In the past nine months, I've found myself thinking one thought more often than usual as I leave the movie theater: "I would have liked this when I was 12." Which is not to say I didn't like the movie as an adult. I was just surprised to find something both appealing and age-appropriate for a younger crowd and that I, as an adult, wouldn't mind watching along with the kids.
Recently, we've received a triple-threat of such films: Nancy Drew, now finally out on DVD this week; Enchanted, coming to DVD next week; and Penelope, now in theaters. These are three films — particularly the latter two — that I'd watch over and over.
"You're just not like the other girls, Nancy," one character tells the teen sleuth during Nancy Drew. (The same can be said of Penelope and Enchanted's Giselle, who perks your mood and shakes up fairy tale conventions without becoming cynical, and offers a truly touching appreciation for love and lasting relationships.)
I watched Nancy Drew again yesterday, with my mom. It's not a perfect movie — the juxtaposition of knee-sock-wearing, vinyl-album-loving Nancy and an occasionally old-fashioned tone, with the obligatory pop song soundtrack, Smallville references, and occasionally modern tone, didn't quite work. Emma Roberts is appealing, though, and so is Nancy Drew.
She's right out of the "ideal teen" handbook: smart, resourceful, confident, curious and rather well-adjusted for a girl whose mother has died and is often the target of would-be killers. In her world, lemon bars are part of a crime-fighting arsenal. Her idea of a good time is sleuthing, not sex, drugs or rock 'n' roll.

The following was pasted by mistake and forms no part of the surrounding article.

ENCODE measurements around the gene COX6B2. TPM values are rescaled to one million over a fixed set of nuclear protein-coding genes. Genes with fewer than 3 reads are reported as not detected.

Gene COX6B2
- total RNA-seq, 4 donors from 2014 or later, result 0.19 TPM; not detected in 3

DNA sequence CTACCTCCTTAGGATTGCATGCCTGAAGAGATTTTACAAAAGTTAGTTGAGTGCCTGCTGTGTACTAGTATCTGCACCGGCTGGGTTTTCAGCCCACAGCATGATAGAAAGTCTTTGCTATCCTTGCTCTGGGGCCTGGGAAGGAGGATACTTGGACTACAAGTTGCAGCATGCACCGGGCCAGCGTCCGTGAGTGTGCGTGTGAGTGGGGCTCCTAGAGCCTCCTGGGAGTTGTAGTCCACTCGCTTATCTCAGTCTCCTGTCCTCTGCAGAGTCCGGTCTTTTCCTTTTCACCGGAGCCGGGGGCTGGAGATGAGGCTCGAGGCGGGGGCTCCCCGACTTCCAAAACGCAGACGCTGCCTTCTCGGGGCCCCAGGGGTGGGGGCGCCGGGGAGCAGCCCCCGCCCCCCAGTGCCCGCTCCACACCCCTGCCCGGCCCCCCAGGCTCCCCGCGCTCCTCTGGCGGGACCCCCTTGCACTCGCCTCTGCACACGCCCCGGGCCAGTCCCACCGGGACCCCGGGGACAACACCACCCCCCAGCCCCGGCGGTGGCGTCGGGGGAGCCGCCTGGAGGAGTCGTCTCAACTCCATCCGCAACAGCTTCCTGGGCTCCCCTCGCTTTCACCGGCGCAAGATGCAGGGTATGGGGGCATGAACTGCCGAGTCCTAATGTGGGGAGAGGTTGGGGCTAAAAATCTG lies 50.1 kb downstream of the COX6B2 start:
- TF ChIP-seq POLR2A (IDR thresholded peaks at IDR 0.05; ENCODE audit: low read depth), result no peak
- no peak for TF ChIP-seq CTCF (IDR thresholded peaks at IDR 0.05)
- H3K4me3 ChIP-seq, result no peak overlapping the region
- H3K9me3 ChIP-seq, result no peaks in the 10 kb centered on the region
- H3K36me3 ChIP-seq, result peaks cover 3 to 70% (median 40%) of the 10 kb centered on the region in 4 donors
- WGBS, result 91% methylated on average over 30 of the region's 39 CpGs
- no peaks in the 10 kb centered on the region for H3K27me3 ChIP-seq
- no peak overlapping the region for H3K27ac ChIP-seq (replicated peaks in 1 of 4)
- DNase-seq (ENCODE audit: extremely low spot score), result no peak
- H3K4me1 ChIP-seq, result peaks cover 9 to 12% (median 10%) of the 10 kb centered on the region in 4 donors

Not that sleuthing isn't dangerous. The movie's mystery centers on a murdered actress from back in the day, with clips from old film reels and old photos that build onto Nancy's retro feel. Kidnapping, murder attempts and standard high school public embarrassment lend the film its element of peril. Nancy takes these events in stride, though she does get a little rattled by not fitting in at school. Of course all the kids don't embrace Nancy, who sticks out as she over-achieves in all her classes, wears her preppy headbands and penny loafers, and prepares an extremely neat lunch setting compete with celery and carrot sticks.
Nancy still remains in touch, though, with modern reality. She uses a laptop and the Internet, and the people around her face real-life, legitimate struggles, such as single motherhood and broken families. Her superficial appeal is in her "throwback to the innocent years" veneer, but what really makes Nancy Drew work is her confidence, her resourcefulness, and her ability to talk excitedly about a murder case without a trace of the voyeuristic love of sensationalism that runs amok in our modern society. She is perhaps a little naive, but she is grounded enough to be refreshing.
In the end, we're not surprised to see Nancy's fashion sense appropriated (albeit fleetingly I'm sure, as trends go). More importantly is that Nancy's perseverance and unusual interest in sleuthing result in a solved murder case that helps to bring new life to the living. That's what I liked most about this film — ultimately, the case wasn't about death and the end of something so much as it was about new beginnings.